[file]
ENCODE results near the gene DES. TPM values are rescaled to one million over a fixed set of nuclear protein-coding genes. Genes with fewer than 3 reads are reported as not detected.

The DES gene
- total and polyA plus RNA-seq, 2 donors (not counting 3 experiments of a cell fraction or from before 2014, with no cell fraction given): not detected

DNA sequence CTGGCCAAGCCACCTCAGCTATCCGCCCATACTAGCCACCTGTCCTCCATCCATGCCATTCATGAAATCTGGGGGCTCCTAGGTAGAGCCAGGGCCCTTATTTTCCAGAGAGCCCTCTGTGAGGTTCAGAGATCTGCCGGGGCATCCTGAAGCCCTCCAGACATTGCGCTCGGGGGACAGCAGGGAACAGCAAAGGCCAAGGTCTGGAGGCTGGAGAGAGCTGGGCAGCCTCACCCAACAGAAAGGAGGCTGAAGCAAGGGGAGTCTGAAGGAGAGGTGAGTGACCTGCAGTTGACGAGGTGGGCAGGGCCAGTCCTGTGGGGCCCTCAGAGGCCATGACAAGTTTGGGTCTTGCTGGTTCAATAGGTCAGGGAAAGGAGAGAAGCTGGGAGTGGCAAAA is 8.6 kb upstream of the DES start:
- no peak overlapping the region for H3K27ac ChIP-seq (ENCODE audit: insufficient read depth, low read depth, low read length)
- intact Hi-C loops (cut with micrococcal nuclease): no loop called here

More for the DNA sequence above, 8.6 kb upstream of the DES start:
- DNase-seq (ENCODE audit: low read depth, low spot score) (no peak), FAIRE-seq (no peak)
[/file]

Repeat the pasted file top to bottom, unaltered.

ENCODE results near the gene DES. TPM values are rescaled to one million over a fixed set of nuclear protein-coding genes. Genes with fewer than 3 reads are reported as not detected.

The DES gene
- total and polyA plus RNA-seq, 2 donors (not counting 3 experiments of a cell fraction or from before 2014, with no cell fraction given): not detected

DNA sequence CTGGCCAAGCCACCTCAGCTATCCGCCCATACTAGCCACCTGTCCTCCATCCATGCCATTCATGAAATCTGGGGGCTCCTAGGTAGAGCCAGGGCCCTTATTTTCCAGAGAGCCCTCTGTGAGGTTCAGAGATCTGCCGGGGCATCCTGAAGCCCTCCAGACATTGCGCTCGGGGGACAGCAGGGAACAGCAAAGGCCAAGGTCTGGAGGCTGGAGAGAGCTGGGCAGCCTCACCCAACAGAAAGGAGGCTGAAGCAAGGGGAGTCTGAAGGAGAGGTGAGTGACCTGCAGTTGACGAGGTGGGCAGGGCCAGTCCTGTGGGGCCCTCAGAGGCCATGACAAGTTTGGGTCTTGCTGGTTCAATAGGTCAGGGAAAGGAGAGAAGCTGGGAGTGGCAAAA is 8.6 kb upstream of the DES start:
- no peak overlapping the region for H3K27ac ChIP-seq (ENCODE audit: insufficient read depth, low read depth, low read length)
- intact Hi-C loops (cut with micrococcal nuclease): no loop called here

More for the DNA sequence above, 8.6 kb upstream of the DES start:
- DNase-seq (ENCODE audit: low read depth, low spot score) (no peak), FAIRE-seq (no peak)